Today, innovative restaurants are using business intelligence to drive operational efficiencies, improve profitability, and reduce managerial burdens. How do they do it? 

The clearest way to understand restaurant business intelligence is to run through example metrics used by experienced operators. Note that in order to use business intelligence in your restaurant, you need to be running modern restaurant management software that collects, tracks, and reports on relevant metrics.

How Restaurants Use Business Intelligence Systems

There’s no one way to use business intelligence. Restaurants are free to choose what to track, how to track it, and what actions to take based on the data. 

That said, there is some consistency in terms of the metrics most operators choose to focus on. We’ll introduce a selection of basic and advanced business intelligence reports for restaurants that offer known value. Each of the following metrics is both a lens to view your business in a different light, and to mix metaphors, a lever to push to optimize outcomes.

Staff doing books at a restaurant on laptop

Examples of basic business intelligence for restaurants

  • Sales trends: What dishes are selling better or worse? Is customer taste evolving in a way you can capitalize on?
  • Average ticket size: POS data should make it easy to track your average ticket size—the amount a typical customer spends over the course of a meal.
  • Table turnover: How often do your tables turn during an average night. You can likely find this in your POS data.
  • Staffing levels: On busy nights, how many staff are working the front-of-house? How about on average and quiet nights? Do your staffing levels match sales levels or are they expensively out of alignment? 
  • Workforce Intelligence: Manage labor, training dollars, and employee turnover across multiple units.

Man looking at graphs and charts

Examples of advanced business intelligence metrics

  • Contributing margins for menu items: You want to know how profitable each menu item is. Calculated as the sale price less the food cost.
  • Payroll compliance data: Track tips, overtime, and state and federal payroll requirements
  • Spending Forecasting: Evaluate and optimize daily restaurant spending with a weekly spend forecast.
  • Actual vs Theoretical Cost Variance: Once you know your theoretical food costs, compare them to your actual costs and track the difference between the two.
  • Supplier Intelligence: Easily track product price trending, manufacture deviations and contract compliance.


How does Software Improve Business Intelligence?

Modern restaurant management software, such as RASI’s suite, offers detailed analytics tracking and reporting features. A good solution will integrate with your POS system to pull data directly from the source, ensuring timeliness, accuracy, and a minimum of manual processing. 

To get the most out of business intelligence metrics, it’s critical that you have automated processes in place to regularly and consistently collect the needed data and then track and chart the data in an easy-to-understand manner. Customizable dashboards, in which you can define the tracked variables and how they are graphed, are key tools. RASI’s system allows you to keep on top of your metrics in real-time, enabling swift operational decisions.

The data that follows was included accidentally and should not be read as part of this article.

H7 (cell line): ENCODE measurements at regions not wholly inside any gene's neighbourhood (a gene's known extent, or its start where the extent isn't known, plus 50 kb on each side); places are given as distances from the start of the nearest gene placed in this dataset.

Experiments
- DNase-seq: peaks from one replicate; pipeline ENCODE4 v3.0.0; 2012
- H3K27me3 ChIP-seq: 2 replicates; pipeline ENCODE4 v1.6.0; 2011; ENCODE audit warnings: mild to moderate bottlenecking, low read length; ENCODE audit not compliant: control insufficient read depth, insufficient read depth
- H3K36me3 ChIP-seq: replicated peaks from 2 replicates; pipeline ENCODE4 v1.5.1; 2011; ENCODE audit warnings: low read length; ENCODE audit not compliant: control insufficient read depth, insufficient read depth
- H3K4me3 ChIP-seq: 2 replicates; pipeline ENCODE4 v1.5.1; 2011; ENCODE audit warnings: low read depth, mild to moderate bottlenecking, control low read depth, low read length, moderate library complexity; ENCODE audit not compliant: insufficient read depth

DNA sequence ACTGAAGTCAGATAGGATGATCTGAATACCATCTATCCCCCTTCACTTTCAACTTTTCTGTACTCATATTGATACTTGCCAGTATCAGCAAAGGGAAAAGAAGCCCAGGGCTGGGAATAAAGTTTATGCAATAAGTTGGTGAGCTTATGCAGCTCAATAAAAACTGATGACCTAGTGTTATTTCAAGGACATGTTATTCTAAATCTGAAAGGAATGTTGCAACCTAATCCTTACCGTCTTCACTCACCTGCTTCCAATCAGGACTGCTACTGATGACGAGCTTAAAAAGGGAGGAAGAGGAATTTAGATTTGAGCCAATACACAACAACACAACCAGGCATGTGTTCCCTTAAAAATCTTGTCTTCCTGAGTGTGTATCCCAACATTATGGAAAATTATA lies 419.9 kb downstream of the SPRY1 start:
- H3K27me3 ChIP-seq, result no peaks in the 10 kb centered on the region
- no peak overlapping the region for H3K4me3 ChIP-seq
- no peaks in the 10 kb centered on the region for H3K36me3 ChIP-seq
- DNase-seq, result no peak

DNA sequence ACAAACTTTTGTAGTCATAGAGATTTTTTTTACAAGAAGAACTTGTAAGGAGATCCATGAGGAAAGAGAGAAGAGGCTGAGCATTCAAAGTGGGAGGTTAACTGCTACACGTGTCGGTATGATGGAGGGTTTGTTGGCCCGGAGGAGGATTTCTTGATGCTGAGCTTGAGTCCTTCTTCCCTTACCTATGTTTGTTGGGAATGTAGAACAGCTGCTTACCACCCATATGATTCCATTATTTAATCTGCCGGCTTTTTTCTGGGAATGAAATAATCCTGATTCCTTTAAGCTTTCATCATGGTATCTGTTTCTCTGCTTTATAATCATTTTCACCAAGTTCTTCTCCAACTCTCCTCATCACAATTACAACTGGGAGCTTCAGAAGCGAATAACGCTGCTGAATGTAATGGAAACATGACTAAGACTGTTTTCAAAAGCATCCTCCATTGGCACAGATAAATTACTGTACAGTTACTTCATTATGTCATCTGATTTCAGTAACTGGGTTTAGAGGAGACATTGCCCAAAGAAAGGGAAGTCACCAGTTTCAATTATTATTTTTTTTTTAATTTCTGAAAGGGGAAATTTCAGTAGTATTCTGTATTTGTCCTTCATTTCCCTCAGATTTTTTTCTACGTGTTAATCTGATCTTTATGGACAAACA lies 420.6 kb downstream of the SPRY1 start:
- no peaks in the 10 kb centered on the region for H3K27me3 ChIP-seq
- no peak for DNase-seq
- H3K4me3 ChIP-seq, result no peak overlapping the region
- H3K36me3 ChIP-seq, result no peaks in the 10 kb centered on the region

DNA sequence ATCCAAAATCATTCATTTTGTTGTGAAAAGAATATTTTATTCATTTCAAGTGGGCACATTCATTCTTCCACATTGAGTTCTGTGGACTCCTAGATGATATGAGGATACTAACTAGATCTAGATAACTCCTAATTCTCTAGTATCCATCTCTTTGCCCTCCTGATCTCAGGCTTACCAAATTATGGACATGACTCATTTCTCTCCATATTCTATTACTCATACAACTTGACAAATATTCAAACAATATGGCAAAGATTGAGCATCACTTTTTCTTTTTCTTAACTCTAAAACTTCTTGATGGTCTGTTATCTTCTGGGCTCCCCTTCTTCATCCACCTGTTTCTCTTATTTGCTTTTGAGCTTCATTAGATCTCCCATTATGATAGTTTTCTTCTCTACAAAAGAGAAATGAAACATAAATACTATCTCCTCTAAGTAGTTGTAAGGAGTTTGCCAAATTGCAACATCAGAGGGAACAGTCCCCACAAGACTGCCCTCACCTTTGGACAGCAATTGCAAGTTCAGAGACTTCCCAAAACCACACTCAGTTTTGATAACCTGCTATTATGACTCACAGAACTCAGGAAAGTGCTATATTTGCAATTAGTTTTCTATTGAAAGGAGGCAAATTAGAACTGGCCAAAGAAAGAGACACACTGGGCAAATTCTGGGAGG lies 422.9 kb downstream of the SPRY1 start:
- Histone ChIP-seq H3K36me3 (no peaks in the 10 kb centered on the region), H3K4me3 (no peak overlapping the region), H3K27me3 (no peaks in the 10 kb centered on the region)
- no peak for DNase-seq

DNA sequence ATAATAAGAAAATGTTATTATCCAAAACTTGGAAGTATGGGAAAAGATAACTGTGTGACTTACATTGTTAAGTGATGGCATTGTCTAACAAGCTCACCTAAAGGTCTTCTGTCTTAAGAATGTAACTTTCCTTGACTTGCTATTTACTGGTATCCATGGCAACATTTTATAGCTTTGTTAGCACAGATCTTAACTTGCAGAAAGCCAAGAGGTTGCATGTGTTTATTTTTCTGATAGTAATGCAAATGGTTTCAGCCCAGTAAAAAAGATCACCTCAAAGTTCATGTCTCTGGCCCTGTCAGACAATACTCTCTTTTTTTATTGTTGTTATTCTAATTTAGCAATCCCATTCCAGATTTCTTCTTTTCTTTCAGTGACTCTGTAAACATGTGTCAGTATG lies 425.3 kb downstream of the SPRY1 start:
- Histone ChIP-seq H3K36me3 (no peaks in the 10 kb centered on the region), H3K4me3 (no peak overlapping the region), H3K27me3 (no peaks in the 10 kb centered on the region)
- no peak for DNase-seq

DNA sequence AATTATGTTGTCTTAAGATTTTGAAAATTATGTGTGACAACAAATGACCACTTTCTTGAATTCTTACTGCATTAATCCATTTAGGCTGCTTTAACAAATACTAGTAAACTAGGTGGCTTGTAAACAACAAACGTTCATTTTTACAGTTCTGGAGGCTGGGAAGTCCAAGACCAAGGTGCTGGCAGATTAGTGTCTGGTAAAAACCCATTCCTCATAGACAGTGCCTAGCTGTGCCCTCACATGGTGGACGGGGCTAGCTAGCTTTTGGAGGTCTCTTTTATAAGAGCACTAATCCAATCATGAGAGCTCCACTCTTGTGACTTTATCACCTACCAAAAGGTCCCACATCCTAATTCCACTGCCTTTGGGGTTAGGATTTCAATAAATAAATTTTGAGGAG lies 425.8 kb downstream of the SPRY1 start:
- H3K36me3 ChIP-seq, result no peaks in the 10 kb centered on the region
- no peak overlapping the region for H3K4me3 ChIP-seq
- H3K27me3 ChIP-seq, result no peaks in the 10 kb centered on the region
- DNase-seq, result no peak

Woman reviewing tablet at restaurant

How can Business Intelligence help restaurant profitability?

From the front of the house to the back of the house, business intelligence has practical benefits that influence the bottom line.

For instance, data-based sales forecasts can help you determine the ideal number of shifts to schedule to meet demand, and thereby deliver good customer experiences at a minimum labor cost. 

When it comes to your menu, dish-by-dish sales data will provide you with the information you need to adjust the menu, rework dishes that don’t sell, and double down on popular choices. This is known as menu engineering, and it’s a key practice of profitable restaurants. 

Cost management features like supplier intelligence, let you compare your costs with those of the industry as a whole. You can also measure product price trends, manufacturer deviations, and contract compliance,  to ensure that you’re getting a good deal at all times. 

Another benefit of business intelligence is the opportunity to control costs with greater precision. Closely monitored data on COGS, when combined with measurement of portions and tracking of kitchen waste, will position you to know exactly how much product you use to produce your dishes. Using that information, you can optimize your inventory so that you have adequate reserves for your sales volume but minimize time-on-shelf and hence spoilage. 

On the whole, business intelligence is a force multiplier for management, setting you up to make timely, data-based operational decisions that generate a financial return. RASI enables you to track your key performance indicators (KPIs) in real-time so you understand where your business is today, not last month. 

RASI Widget Dashboard

Selecting software to get the most out of your restaurant analytics

We’ve explored the benefits of business intelligence for restaurants. Now the question is, how do you get started with restaurant business intelligence? The best way is with software built from the ground up for the restaurant industry.

RASI provides comprehensive analytics and reporting solution for restaurants that integrates POS data, accounting, payroll, cash management, and operational metrics, minimizing manual data entry and giving you consolidated, unified access for all your restaurant data. RASI’s purpose-built restaurant software is the choice of thousands of restaurant operators across the country. 


Schedule a free demo to see how RASI can enhance profits at your restaurant!